Judge Tells Minnesota Vikings & Wells Fargo To Settle Stadium “Photo Bombing” Spat

It’s the first week of baseball season, and pro hockey and basketball teams are making their final pushes for the playoffs, so the last thing on many sports fans’ minds is football. Perhaps that’s why the judge in the “photo bombing” spat between the Minnesota Vikings and Wells Fargo is telling the two parties to stop wasting everyone’s time and just work something out.

A quick recap of earlier action: The Vikings sued Wells Fargo right before Christmas, alleging that the bank is attempting to squeeze free on-air visibility with signs placed on a pair of Wells buildings in Minneapolis, adjacent to the site of the team’s new stadium — which just happens to be sponsored by U.S. Bank.

Figuring that the new venue will get significant screen time in the coming seasons — especially when it hosts the Super Bowl in 2018 — the Vikings made deals with real estate owners surrounding to site to limit their signage so that it wouldn’t compete with the branding that U.S. Bank paid millions for.

That includes the two recently constructed Wells Fargo buildings. The Vikings say that signs placed on the roofs of these buildings violate their agreement with the team, and that they are a deliberate attempt score free on-air marketing in aerial shots of the site.

The signs in question can not be seen from the ground, but are illuminated 56′ x 56′ Wells Fargo logos that can only be seen from above. Even though football season is months away, the Vikings asked the court to order Wells to immediately cover the signs with tarps.

It's not the "Wells Fargo" logos on the side of the building that are in contention, but the flat, square logo on the rooftop.

It’s not the “Wells Fargo” logos on the side of the building that are in contention, but the flat, square logo on the rooftop.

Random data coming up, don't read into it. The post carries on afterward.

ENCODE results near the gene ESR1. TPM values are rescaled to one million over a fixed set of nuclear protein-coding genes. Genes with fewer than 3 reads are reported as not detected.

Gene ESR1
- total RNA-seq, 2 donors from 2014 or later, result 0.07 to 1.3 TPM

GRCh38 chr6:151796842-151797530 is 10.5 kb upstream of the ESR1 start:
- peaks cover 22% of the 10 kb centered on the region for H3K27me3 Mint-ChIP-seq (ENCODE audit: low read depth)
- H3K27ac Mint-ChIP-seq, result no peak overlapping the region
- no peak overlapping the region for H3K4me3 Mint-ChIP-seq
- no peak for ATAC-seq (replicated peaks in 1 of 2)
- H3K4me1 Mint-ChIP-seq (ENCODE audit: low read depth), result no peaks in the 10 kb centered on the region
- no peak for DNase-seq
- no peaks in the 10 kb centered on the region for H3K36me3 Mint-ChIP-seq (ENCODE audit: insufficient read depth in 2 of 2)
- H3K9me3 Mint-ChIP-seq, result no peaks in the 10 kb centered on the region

Wells Fargo lawyers responded by mocking the Vikings’ urgent tone and questioning the validity of the team’s claims that these rooftop signs would do anything to undermine the value of the branding on U.S. Bank Stadium.

It’s made for good off-season headlines — poking fun at both the Vikings’ self-serious claims of damage and Wells Fargo’s unquenchable desire to slap its logo on every surface it can — but the judge in the case seems to have had enough.

On Wednesday, the court ordered [PDF] both sides to have serious settlement talks… presumably so we can all move past this matter an onto more important things, like fretting over the NFL draft.

And just in case either side wants to drag things out, the judge makes it clear that “Counsel who will actually try the case and each party, armed with full settlement authority, shall be present” at the April 26 settlement conference, meaning “Don’t send a paralegal and Jimmy from the mailroom.”

Additionally, any other parties that might be involved by the settlement — insurance providers, other companies — they must have a representative on hand who is empowered to make decisions on that party’s behalf.

The team and bank can avoid the settlement conference — for which they “should plan on spending the entire day and evening” — by reaching a deal on their own before then. If they don’t do that, they will have to provide detailed explanations in writing to the judge as to why they can’t hash out a settlement over a couple of signs.

This is the second NFL photo bombing dispute in recent months. Just before Super Bowl 50, Verizon and Visa got in trouble with the city of San Francisco over building-height ads put in place with the apparent intention of being seen on camera during all the coverage of the big game (even though the Super Bowl was many miles away in Santa Clara.

[via StarTribune.com]

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